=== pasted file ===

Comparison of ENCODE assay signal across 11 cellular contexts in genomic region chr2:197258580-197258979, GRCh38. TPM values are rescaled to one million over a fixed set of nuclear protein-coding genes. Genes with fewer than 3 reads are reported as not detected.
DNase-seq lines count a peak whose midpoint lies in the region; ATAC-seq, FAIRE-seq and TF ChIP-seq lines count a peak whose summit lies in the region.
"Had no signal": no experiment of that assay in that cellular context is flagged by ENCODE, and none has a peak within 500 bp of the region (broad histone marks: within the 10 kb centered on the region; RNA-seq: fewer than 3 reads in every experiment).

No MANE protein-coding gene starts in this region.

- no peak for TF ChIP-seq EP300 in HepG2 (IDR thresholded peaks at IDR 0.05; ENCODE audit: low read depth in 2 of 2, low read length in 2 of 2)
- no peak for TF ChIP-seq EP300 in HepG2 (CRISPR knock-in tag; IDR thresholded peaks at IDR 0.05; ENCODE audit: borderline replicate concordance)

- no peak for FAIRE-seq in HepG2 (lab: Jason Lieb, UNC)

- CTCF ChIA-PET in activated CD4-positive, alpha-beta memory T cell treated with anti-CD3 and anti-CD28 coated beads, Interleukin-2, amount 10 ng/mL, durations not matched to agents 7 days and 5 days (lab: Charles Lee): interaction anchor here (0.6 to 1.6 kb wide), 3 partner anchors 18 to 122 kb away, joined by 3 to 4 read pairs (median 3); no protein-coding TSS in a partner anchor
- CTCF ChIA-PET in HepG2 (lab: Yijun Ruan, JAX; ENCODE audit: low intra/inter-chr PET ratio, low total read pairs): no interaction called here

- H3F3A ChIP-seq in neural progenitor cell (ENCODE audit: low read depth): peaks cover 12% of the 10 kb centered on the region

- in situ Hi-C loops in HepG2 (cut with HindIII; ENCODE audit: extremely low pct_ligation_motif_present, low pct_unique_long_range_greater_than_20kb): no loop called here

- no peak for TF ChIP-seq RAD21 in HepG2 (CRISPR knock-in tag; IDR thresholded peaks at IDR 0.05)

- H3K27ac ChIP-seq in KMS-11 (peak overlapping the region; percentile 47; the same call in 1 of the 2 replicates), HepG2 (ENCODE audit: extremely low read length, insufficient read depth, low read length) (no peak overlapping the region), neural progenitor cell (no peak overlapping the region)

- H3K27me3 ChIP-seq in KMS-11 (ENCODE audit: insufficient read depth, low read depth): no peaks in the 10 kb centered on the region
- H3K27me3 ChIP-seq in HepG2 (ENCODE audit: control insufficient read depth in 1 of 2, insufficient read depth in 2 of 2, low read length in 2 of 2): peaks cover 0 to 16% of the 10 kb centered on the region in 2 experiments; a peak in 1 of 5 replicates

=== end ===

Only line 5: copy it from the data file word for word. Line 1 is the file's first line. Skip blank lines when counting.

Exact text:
- no peak for TF ChIP-seq EP300 in HepG2 (IDR thresholded peaks at IDR 0.05; ENCODE audit: low read depth in 2 of 2, low read length in 2 of 2)